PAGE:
Using this definition on our asset we see for example:- Compared with the benchmark SPY (0.5) in the period of the last 5 years, the ratio of annual return and downside deviation of 0.63 of Paychex is greater, thus better.
- Compared with SPY (0.42) in the period of the last 3 years, the downside risk / excess return profile of 0.47 is higher, thus better.

'Ulcer Index is a method for measuring investment risk that addresses the real concerns of investors, unlike the widely used standard deviation of return. UI is a measure of the depth and duration of drawdowns in prices from earlier highs. Using Ulcer Index instead of standard deviation can lead to very different conclusions about investment risk and risk-adjusted return, especially when evaluating strategies that seek to avoid major declines in portfolio value (market timing, dynamic asset allocation, hedge funds, etc.). The Ulcer Index was originally developed in 1987. Since then, it has been widely recognized and adopted by the investment community. According to Nelson Freeburg, editor of Formula Research, Ulcer Index is “perhaps the most fully realized statistical portrait of risk there is.'

Using this definition on our asset we see for example:- The Downside risk index over 5 years of Paychex is 10 , which is higher, thus worse compared to the benchmark SPY (8.88 ) in the same period.
- Looking at Downside risk index in of 13 in the period of the last 3 years, we see it is relatively higher, thus worse in comparison to SPY (11 ).

'Maximum drawdown measures the loss in any losing period during a fund’s investment record. It is defined as the percent retrenchment from a fund’s peak value to the fund’s valley value. The drawdown is in effect from the time the fund’s retrenchment begins until a new fund high is reached. The maximum drawdown encompasses both the period from the fund’s peak to the fund’s valley (length), and the time from the fund’s valley to a new fund high (recovery). It measures the largest percentage drawdown that has occurred in any fund’s data record.'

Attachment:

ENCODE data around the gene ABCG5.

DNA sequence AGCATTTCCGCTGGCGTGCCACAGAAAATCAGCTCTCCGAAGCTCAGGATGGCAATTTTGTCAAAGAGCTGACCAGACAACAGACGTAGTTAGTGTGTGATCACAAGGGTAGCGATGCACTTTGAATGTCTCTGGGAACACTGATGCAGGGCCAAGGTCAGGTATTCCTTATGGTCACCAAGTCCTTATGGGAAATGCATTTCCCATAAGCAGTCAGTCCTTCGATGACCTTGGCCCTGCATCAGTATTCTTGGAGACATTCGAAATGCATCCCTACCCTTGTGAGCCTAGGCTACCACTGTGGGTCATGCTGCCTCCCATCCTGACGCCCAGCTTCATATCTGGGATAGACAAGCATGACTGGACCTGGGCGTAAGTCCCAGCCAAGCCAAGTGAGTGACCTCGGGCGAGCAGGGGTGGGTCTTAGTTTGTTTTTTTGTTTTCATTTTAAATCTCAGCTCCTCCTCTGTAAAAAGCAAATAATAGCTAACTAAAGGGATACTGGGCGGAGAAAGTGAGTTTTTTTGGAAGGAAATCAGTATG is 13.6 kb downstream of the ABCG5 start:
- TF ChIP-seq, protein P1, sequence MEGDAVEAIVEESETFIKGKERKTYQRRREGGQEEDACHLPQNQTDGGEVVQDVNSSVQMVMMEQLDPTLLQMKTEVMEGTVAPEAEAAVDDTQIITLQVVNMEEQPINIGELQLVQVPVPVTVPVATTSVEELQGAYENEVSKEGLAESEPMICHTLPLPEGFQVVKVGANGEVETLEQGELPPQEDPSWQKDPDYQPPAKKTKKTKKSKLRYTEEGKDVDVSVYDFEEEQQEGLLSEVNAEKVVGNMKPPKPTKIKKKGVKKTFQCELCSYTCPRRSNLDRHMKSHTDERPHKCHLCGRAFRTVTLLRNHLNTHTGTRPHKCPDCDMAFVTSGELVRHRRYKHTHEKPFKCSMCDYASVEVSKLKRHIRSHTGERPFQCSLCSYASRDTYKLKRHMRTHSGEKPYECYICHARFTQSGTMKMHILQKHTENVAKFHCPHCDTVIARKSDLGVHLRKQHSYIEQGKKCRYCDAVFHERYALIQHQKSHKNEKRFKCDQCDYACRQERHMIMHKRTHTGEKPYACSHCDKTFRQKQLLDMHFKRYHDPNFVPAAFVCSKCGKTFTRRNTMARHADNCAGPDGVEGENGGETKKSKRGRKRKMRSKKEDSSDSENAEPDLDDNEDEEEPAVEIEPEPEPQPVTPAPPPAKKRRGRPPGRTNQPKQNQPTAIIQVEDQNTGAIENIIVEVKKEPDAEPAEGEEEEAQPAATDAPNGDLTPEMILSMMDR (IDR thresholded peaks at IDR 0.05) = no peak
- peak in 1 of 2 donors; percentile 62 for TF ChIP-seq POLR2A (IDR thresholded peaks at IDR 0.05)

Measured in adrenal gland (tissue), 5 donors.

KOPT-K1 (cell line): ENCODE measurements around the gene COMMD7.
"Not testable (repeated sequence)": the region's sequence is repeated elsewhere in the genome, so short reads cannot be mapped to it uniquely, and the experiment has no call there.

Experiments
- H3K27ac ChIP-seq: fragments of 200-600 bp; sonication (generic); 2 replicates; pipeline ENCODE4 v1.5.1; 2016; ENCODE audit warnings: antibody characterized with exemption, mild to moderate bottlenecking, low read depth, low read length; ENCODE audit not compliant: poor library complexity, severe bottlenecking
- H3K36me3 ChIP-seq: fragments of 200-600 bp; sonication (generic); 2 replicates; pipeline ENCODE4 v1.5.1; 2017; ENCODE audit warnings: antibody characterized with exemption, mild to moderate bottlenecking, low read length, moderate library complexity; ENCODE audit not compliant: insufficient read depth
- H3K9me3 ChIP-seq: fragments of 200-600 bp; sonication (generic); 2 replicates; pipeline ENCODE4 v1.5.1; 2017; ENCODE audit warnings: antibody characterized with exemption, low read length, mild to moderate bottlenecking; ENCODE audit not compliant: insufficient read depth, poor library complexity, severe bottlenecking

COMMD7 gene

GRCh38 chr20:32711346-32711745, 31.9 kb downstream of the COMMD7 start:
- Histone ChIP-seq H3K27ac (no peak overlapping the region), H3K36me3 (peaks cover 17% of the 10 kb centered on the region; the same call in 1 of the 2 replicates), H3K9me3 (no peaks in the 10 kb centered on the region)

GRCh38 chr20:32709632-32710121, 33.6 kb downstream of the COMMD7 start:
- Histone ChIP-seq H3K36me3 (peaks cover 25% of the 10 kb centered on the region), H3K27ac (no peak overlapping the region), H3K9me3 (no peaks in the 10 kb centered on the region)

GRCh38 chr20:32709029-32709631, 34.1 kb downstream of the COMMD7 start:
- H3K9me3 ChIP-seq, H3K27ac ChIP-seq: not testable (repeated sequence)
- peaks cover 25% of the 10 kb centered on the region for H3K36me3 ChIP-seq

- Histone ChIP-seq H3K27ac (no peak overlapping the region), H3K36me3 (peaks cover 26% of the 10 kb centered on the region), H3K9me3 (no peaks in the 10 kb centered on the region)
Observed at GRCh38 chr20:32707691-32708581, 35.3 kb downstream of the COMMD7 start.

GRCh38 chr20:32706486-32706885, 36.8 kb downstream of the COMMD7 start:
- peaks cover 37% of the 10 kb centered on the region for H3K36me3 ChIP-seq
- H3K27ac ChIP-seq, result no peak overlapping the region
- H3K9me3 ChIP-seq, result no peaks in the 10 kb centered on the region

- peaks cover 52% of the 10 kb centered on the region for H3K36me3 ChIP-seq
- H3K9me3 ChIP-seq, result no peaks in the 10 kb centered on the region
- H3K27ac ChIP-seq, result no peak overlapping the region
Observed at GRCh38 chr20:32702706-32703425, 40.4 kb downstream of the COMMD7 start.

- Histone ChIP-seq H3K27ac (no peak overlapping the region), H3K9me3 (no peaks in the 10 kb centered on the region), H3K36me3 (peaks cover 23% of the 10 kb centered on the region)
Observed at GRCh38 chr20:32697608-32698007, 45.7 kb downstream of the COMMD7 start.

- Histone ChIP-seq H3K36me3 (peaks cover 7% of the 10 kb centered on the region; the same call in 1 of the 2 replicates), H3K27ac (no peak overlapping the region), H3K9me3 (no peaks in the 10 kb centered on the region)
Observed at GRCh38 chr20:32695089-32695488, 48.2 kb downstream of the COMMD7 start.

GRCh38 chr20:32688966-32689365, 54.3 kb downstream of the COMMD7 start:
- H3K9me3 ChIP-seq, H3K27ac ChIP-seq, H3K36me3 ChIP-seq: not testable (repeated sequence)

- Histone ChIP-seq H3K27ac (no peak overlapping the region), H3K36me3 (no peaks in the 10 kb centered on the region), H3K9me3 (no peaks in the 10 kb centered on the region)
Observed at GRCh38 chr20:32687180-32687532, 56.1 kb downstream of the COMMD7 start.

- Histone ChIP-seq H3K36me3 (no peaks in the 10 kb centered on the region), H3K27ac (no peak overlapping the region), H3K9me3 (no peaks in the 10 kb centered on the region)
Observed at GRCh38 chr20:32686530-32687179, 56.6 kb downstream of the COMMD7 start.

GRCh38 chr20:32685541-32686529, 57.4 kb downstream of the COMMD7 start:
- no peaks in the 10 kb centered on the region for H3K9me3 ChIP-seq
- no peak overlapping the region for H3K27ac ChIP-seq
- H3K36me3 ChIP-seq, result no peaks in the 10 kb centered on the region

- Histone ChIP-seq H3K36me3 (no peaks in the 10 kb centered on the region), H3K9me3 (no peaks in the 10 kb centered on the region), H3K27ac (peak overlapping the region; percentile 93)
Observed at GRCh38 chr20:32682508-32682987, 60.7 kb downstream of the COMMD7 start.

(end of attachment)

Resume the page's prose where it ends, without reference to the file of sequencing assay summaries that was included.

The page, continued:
Using this definition on our asset we see for example:- Compared with the benchmark SPY (-33.7 days) in the period of the last 5 years, the maximum DrawDown of -44.2 days of Paychex is smaller, thus worse.
- During the last 3 years, the maximum DrawDown is -44.2 days, which is smaller, thus worse than the value of -33.7 days from the benchmark.

'The Maximum Drawdown Duration is an extension of the Maximum Drawdown. However, this metric does not explain the drawdown in dollars or percentages, rather in days, weeks, or months. It is the length of time the account was in the Max Drawdown. A Max Drawdown measures a retrenchment from when an equity curve reaches a new high. It’s the maximum an account lost during that retrenchment. This method is applied because a valley can’t be measured until a new high occurs. Once the new high is reached, the percentage change from the old high to the bottom of the largest trough is recorded.'

Which means for our asset as example:- Compared with the benchmark SPY (273 days) in the period of the last 5 years, the maximum time in days below previous high water mark of 208 days of Paychex is lower, thus better.
- During the last 3 years, the maximum time in days below previous high water mark is 208 days, which is smaller, thus better than the value of 273 days from the benchmark.

'The Average Drawdown Duration is an extension of the Maximum Drawdown. However, this metric does not explain the drawdown in dollars or percentages, rather in days, weeks, or months. The Avg Drawdown Duration is the average amount of time an investment has seen between peaks (equity highs), or in other terms the average of time under water of all drawdowns. So in contrast to the Maximum duration it does not measure only one drawdown event but calculates the average of all.'

Applying this definition to our asset in some examples:- The average days under water over 5 years of Paychex is 56 days, which is lower, thus better compared to the benchmark SPY (57 days) in the same period.
- Looking at average days under water in of 64 days in the period of the last 3 years, we see it is relatively lower, thus better in comparison to SPY (73 days).

Historical returns have been extended using synthetic data.
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- Note that yearly returns do not equal the sum of monthly returns due to compounding.
- Performance results of Paychex are hypothetical, do not account for slippage, fees or taxes, and are based on backtesting, which has many inherent limitations, some of which are described in our Terms of Use.